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The European East India Companies

The European presence in India had become quite diverse by the time of Dean Mahomet's youth, with a variety of implications for the shape of Indian society and politics. European travelers and merchants had been journeying overland to India, or via the established Indian Ocean trading networks, for centuries. The Portuguese had discovered a direct sea route to India in 1497, three decades before the Mughal Empire established itself. As the cosmopolitan Mughal Empire grew, it simply accommodated the burgeoning European presence without radical dislocations: in Mughal eyes, Europeans were just another set of peoples, having different values and strengths, but ones with whom they could deal.

During the seventeenth century, northern European states chartered national trading companies: England (1600), Holland (1602), Denmark (1616), and France (1664). Each European company built warehouse bases (called “factories”) on the Indian coast with dependent factories inland. In Patna where Dean Mahomet grew up, satellite factories were erected by the English (c. 1650), Dutch (c. 1650), and French (c. 1720). Patna's production of saltpeter (essential for manufacturing gunpowder), indigo (a powerful dye for cloth), and opium (vital for the European trade with China) proved particularly attractive to these European merchants. To Dean Mahomet's family and others like them in Patna, the various European companies may not have seemed threatening to their order at first. By the mid-eighteenth century, however, the expanding presence and aggressive policies of the competing European companies had began to dislocate and reorient trade and culture at all levels in India.

European companies vied with each other, and with private European merchants, for control over production, trade, and—increasingly—political influence. The English East India Company proved the most successful of the European powers but it felt continually threatened by French operations in Europe, Africa, and Asia, especially by the French diplomatic and military presence in the courts of many of the Indian rulers. Napoleon's invasion of Egypt in 1798 had as one major objective a threat to the British in India. Indeed, the French and the British remained almost continuously at war until 1815 (when Dean Mahomet was fifty-six years old and had been living in Europe for over thirty years).

While other European companies in India at times proved annoying to the English, they did not present the same military threat as did the French. The English fought one brief war with the Dutch in 1759, the year of Dean Mahomet's birth, and subsequently reduced the Dutch Company to a limited role in India. In Travels, Dean Mahomet blamed the Dutch Company's remaining factory in Bengal for the extensive and—in his view—immoral trade in opium from India to China. Dean Mahomet did not explain that the English Company monopolized opium production, collection, and sale in India or that the importation of opium into China remained mostly in British hands. Even the English Company's Directors in London recognized the stigma of this trade, writing in 1781: “Under any circumstances it is beneath the Company to be engaged in such a clandestine trade; we therefore, hereby positively prohibit any more opium being sent to China on the Company's account.”[3] The English Company's officials in India, however, responded that the economics of purchasing tea in China made this “not a matter of choice but necessity,” since they had little else the Chinese would buy.[4] The Company's face-saving solution was to auction its opium in India to other merchants, including Dutch and private English traders, who then exported it to China.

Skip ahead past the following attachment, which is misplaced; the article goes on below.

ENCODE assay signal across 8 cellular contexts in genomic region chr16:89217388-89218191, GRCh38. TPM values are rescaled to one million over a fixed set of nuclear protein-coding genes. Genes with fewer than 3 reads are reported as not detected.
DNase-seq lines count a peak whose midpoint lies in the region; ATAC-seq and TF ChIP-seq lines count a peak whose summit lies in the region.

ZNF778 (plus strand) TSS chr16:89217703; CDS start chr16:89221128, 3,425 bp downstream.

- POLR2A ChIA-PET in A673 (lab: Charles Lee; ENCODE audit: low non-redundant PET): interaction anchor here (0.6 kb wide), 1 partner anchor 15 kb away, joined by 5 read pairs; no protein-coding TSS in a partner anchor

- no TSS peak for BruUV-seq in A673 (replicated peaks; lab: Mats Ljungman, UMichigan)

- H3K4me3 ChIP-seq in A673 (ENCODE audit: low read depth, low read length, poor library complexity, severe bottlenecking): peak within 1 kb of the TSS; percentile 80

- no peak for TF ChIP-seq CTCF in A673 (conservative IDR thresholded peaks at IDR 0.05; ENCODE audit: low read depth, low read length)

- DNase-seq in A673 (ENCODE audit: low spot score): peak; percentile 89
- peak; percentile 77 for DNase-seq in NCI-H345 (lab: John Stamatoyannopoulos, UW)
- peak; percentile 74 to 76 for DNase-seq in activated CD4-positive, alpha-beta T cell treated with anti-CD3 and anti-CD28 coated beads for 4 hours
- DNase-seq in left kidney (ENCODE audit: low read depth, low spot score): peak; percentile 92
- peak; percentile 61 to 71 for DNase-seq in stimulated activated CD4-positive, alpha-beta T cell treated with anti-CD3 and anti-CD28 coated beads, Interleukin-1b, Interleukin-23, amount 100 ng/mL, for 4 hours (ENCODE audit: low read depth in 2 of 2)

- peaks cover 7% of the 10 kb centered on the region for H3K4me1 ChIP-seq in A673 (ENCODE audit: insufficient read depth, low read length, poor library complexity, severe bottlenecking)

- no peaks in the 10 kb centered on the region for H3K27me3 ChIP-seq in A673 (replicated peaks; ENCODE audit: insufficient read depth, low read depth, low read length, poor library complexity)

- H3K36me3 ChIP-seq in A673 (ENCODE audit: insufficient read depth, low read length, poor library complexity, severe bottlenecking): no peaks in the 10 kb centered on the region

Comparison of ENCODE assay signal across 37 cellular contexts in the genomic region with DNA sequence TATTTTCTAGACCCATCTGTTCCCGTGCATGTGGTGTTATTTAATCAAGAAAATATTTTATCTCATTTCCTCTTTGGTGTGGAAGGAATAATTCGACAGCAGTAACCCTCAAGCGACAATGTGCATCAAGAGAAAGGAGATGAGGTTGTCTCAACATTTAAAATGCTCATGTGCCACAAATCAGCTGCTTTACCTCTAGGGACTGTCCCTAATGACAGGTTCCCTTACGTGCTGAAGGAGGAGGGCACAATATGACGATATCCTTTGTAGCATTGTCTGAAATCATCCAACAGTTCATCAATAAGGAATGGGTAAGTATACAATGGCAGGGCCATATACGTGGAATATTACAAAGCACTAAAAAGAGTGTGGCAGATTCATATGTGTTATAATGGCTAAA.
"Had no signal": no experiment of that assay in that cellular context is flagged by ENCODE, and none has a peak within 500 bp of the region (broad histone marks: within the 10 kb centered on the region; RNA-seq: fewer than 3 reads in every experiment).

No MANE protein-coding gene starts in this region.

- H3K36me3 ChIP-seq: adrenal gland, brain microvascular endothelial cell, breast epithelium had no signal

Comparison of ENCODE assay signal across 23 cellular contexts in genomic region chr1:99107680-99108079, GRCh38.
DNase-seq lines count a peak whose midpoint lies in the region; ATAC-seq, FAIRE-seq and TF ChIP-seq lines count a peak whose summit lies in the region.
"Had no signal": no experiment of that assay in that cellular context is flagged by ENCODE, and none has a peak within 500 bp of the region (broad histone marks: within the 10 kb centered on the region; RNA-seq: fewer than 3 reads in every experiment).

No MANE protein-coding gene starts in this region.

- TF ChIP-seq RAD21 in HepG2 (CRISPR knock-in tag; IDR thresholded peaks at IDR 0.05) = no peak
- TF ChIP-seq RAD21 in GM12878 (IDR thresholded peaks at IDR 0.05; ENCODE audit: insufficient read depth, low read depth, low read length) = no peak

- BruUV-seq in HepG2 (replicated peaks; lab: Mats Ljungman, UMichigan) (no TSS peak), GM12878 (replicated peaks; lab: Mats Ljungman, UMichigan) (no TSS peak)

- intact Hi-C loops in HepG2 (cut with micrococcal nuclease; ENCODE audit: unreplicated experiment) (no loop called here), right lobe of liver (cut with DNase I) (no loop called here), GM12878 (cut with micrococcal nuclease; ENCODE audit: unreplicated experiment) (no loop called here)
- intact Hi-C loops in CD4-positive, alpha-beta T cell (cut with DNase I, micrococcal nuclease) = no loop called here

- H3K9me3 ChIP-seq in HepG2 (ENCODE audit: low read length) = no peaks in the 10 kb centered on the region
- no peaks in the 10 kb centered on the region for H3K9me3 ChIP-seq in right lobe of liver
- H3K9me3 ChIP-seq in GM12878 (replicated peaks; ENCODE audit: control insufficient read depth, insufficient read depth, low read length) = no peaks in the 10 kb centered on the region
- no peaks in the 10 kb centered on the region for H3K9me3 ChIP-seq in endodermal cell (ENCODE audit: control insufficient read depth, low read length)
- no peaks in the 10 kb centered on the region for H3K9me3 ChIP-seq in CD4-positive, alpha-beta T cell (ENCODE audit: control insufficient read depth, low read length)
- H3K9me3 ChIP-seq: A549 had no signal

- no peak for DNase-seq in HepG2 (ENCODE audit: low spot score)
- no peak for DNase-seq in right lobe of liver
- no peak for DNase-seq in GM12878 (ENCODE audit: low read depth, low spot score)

The Danish Company, with a factory near Calcutta (the English capital in India), also remained an irritating commercial rival—but not a substantial danger—to the English. Indeed, the Danes in India remained in an uneasy state of dependence, relying on purchases of cotton cloth, saltpeter, and other goods controlled by the English. Therefore, a variety of European companies and private merchants interacted, always in competitive—and often in hostile—ways.

From the mid-eighteenth century on, the English Company sought enhanced political influence with India's regional rulers (including the Nawab of Bengal) so as to extend both its own special exemptions from their judiciary and also tariff privileges for its trade—and for the private trade of its European employees. This led eventually to a transformation in the commerce in Bengal and Bihar, at the cost of established Indian merchants. In particular, the English Company reshaped the region's extensive cotton hand-weaving industry around its demands and requirements, a major factor in the English Industrial Revolution.

In Patna and elsewhere in north India, many prominent families declined under these trying circumstances and their own infelicitous choices of allegiance and commitment. Other families, such as that of Dean Mahomet, managed to take advantage of the unstable situation. Over time, the most successful families were those which oriented themselves toward commercial, administrative, or military service to the English Company, acting as intermediaries between the British and the other peoples of India. Since Dean Mahomet and his family chose to serve the English Company's Bengal Army, and since Travels tells us so much about life within that army from an Indian perspective, it will be useful to examine this army's origins and early development.


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